Physical changes including balance issues, decreased strength as well as lack of attention to personal hygiene and appearance can be a sign that there is a potential problem.

  • When you pick them up or dropping them off take note of their home: is it unusually disorganized or unclean?
  • Are they having trouble getting in and out of the car or chairs at a relative’s home?
  • Are they unsteady when having to go up or down stairs?
  • Are they dressing in more casual clothes than they would have in past years, wearing items that are easier to put on such as sweat-clothes or seasonally inappropriate clothing?
  • Do their clothes have stains on them or an odor as if worn numerous times and not washed?
  • Is their hair unkempt, especially women who would usually have their hair done for special occasions?
  • Is there a change in their physical odor due to lack of attention to their personal hygiene?

Mental changes including lack of usual interpersonal skills or inappropriate responses to questions, as well as uncharacteristic silence can be a sign that something has changed.

  • When driving them to or from a holiday gathering were they ready when you arrived?
  • Did they seem agitated or distracted?
  • Are they struggling to keep up with conversation or staying quiet when they would normally share their opinion or insight?
  • Are they able to appropriately answer direct questions?
  • Are they unable to make simple decisions or asking others to make decisions for them?
  • Do they become easily agitated over seemingly small issues or challenges?
  • Are they able to appropriately name or identify family and friends?

Other pro-active observations:

  • Look in the refrigerator to make sure they have a sufficient amount of groceries as well as look for potentially expired items.
  • Check prescription bottles to see if they have been refilled, note if they were all filled at the same or multiple pharmacies.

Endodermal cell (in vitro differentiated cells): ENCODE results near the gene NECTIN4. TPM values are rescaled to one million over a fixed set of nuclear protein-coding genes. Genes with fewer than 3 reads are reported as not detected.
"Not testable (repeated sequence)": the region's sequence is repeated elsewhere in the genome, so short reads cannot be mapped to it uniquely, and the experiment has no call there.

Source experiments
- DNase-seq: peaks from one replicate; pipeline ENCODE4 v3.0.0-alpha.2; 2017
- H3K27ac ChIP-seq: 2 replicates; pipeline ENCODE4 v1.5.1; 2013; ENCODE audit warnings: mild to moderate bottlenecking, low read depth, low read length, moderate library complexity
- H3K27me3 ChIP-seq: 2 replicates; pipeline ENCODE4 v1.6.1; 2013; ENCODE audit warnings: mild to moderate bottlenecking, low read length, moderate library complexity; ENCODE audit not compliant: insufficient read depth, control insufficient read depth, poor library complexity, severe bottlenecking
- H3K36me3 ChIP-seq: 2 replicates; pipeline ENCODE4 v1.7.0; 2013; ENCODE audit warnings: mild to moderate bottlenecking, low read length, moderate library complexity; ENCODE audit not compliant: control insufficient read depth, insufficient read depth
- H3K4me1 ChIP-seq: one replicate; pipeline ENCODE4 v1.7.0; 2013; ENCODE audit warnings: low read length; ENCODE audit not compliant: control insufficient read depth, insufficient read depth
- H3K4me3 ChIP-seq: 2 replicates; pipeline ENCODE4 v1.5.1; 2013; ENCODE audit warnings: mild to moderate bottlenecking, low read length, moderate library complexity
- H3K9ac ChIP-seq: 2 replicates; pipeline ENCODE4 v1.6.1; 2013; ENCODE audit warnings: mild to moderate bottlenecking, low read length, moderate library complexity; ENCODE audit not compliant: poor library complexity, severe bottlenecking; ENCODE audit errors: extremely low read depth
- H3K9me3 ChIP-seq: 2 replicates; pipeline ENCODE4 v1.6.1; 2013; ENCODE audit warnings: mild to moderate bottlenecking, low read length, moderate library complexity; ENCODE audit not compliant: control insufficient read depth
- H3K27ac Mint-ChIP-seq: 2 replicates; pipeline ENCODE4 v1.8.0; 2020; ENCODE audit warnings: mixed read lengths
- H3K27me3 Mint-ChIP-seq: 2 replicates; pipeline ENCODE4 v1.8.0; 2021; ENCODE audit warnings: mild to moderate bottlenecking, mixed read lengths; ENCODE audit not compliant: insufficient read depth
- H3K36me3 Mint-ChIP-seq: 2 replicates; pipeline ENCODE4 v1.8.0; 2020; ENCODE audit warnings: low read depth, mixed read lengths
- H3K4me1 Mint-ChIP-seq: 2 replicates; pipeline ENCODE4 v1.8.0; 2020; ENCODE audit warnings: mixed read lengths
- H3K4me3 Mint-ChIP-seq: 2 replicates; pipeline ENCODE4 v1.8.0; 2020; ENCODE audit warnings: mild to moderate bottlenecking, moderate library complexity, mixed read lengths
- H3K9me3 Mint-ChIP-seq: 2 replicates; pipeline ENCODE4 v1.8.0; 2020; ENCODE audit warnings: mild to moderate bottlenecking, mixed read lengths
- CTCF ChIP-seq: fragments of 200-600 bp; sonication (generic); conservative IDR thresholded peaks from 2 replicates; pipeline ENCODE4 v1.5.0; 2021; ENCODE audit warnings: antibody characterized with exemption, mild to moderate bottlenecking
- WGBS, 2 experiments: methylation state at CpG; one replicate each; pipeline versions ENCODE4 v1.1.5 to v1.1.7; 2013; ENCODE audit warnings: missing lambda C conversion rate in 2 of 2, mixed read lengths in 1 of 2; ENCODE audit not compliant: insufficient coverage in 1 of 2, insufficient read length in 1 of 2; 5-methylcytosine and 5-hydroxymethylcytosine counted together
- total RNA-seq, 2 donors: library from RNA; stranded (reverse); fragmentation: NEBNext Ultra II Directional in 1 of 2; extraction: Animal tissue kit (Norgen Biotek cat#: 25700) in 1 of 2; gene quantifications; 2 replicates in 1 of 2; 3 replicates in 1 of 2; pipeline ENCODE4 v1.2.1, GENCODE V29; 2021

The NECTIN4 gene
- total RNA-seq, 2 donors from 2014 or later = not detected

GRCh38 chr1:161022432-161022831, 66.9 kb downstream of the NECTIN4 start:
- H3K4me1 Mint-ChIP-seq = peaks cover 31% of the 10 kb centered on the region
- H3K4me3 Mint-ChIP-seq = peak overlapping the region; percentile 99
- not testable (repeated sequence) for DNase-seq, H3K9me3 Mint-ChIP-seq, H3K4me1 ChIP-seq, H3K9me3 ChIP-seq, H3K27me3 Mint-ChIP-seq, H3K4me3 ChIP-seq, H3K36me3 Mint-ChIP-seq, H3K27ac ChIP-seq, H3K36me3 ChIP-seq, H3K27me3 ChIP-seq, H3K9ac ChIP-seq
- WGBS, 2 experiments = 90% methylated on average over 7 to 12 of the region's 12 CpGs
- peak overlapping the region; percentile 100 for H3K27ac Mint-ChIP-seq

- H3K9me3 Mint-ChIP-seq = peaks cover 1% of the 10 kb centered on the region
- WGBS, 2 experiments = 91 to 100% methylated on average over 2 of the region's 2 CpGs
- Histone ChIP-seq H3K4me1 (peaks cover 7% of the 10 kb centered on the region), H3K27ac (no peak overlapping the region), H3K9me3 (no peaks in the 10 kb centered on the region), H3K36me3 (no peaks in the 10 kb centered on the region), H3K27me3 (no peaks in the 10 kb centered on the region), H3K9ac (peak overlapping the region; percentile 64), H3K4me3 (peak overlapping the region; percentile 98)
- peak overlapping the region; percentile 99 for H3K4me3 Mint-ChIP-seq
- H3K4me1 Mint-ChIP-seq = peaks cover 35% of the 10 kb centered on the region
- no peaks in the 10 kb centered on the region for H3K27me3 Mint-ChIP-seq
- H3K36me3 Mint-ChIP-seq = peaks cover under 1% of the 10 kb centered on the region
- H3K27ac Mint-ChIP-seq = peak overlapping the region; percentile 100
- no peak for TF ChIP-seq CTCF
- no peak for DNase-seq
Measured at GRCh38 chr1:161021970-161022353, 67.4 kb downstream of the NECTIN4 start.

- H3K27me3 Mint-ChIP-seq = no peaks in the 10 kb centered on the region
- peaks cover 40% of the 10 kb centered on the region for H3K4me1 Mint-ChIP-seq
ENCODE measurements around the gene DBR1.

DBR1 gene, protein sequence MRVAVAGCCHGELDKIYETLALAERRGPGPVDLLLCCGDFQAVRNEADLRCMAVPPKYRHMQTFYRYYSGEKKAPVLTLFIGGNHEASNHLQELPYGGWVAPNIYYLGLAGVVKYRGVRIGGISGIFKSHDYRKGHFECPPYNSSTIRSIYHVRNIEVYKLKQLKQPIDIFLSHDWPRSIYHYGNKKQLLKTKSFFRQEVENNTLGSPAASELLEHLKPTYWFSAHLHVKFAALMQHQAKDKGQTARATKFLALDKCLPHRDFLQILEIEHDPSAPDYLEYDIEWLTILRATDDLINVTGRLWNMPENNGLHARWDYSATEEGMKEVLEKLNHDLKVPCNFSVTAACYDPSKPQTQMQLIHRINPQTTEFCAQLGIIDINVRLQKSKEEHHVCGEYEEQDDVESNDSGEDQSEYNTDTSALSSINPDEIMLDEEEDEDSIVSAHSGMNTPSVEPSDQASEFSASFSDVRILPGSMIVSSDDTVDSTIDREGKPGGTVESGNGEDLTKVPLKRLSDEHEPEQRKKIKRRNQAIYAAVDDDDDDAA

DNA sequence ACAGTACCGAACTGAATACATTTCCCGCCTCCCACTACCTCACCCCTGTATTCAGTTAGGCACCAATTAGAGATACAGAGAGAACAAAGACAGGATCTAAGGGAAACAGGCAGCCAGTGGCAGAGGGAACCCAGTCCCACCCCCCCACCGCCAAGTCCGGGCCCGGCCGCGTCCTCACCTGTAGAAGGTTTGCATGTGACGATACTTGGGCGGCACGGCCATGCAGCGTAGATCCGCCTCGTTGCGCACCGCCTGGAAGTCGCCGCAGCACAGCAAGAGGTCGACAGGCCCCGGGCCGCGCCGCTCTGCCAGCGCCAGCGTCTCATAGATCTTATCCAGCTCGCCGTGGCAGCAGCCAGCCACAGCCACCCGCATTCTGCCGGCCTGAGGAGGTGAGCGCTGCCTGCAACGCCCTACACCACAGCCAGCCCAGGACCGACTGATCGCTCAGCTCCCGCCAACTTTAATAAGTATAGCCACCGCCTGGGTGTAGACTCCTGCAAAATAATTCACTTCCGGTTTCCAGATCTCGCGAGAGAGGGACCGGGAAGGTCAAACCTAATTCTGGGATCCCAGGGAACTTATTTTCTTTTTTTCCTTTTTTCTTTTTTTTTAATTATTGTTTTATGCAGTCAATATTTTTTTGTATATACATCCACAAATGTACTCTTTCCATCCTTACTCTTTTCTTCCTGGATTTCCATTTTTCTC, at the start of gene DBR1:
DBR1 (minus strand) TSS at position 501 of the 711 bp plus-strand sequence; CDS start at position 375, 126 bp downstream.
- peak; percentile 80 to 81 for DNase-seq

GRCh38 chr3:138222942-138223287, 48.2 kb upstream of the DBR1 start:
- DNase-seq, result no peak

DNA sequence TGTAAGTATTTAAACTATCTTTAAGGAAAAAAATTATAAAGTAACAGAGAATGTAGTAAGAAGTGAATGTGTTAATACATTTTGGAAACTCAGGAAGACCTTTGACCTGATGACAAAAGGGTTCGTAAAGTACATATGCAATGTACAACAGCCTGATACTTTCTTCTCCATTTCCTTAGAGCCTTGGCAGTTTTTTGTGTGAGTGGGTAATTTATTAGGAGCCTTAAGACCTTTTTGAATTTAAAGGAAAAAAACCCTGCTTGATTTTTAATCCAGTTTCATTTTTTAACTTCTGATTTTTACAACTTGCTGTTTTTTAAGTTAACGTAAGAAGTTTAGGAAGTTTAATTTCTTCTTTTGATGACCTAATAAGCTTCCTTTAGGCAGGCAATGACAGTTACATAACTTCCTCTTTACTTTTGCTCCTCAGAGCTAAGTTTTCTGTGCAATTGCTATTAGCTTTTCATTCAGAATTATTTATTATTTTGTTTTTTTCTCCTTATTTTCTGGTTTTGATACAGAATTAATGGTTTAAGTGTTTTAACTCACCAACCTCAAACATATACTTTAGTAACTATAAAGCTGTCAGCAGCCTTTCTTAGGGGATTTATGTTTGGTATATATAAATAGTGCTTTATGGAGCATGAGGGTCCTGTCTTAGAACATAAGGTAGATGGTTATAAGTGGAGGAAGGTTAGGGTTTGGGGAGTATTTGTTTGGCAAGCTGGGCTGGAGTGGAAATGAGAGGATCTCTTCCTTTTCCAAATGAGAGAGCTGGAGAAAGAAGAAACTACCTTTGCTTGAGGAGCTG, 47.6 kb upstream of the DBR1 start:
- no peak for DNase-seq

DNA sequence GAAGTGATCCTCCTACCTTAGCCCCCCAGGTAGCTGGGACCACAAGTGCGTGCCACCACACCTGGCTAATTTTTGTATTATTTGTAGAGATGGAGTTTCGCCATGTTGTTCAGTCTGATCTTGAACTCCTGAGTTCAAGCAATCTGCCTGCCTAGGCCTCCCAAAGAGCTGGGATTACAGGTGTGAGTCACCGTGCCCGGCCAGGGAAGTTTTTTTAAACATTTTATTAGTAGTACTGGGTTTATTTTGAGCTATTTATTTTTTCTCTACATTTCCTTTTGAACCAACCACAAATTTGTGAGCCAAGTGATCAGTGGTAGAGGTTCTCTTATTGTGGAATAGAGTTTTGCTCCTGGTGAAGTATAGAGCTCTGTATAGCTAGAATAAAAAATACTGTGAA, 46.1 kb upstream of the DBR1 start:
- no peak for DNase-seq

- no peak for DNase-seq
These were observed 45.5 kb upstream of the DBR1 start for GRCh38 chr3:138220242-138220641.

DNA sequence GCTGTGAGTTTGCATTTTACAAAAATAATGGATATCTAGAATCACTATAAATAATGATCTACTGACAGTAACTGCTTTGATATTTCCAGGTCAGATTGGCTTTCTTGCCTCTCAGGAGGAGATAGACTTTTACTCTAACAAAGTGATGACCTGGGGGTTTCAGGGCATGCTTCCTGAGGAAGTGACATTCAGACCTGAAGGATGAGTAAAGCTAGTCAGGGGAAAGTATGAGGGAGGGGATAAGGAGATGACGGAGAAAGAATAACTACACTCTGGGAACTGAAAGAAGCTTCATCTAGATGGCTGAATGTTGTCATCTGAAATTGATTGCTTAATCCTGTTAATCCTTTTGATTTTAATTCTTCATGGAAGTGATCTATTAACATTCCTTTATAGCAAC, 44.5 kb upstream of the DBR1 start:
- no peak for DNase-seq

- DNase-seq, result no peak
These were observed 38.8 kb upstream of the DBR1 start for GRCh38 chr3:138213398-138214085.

You’ve identified some areas of change – now what?

Take action!

  • Talk to your family member about scheduling an appointment with their physician and tell them you want to go along. If you are met with resistance be firm but loving in your desire to accompany them.
  • In preparation for the appointment, make a list of all medications taken by your loved one and research the potential side effects, as well as consult with a pharmacist about possible interactions.
  • Sit down ahead of time with your loved one and create a written list of questions for the doctor and bring the list with to the appointment.
  • Make sure all of your questions are answered during the appointment.

Be an advocate for your aging loved ones by being pro-actively aware of changes and assisting them in finding resources that can assist them in maintaining an optimal level of independence.

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This Job Sucks (and other Important Caregiving Information)

Help sign - this job sucksWhile making visiting with a friend who just lost his sister, he shared how difficult it was for him especially as she had chosen him (above her parents, children and other siblings) to be her Power of Attorney (POA). His sister had been in end stage cancer and he had to make some very difficult decisions about her care at the end. Having spoken with her at length about what she did and did not want done to prolong her life he followed her wishes and made decisions accordingly, which meant not approving a procedure that would have been very painful and would have done little to change the outcome.

Those who have never had to make potentially life/death decisions cannot imagine the strength it takes to make these types of choices, even if it is following the directions of your loved one to the letter.

As I have shared in my speaking and blogging, choosing a POA (and making sure it is the right person for the job) is imperative. (See FYI about POA). However, being named as the “chosen one” has its burdens as well.

Here are just a few:

  • You may question why you were picked
  • Others may question why you were picked, thinking they would have been a better choice.
  • Knowing the right time/situation to step in to help someone in making difficult health-care decisions.
  • Having the strength to make difficult decisions IN SPITE OF your emotions and/or the emotions of other family members.
  • Having the courage to make difficult decisions IN SPITE OF the criticism of those around you.

Sounds daunting but have heart there is hope.

Here are some steps that you can encourage the person who has deemed you the “chosen one” to take once they have made their decision

  • Have a very direct and serious conversation about what they want/don’t want in certain situations. Use the “what if” blog as a starting point.
  • Ask them to write down in DETAIL what they would or would not want if certain situations were to arise (helpful tool – 5 wishes)
  • Ask them to share their decision to choose you with other family members (nothing worse than someone else thinking they are in charge only to realize they were not the “chosen one”), as well as share that their wishes are written down in detail and you are to follow their instructions.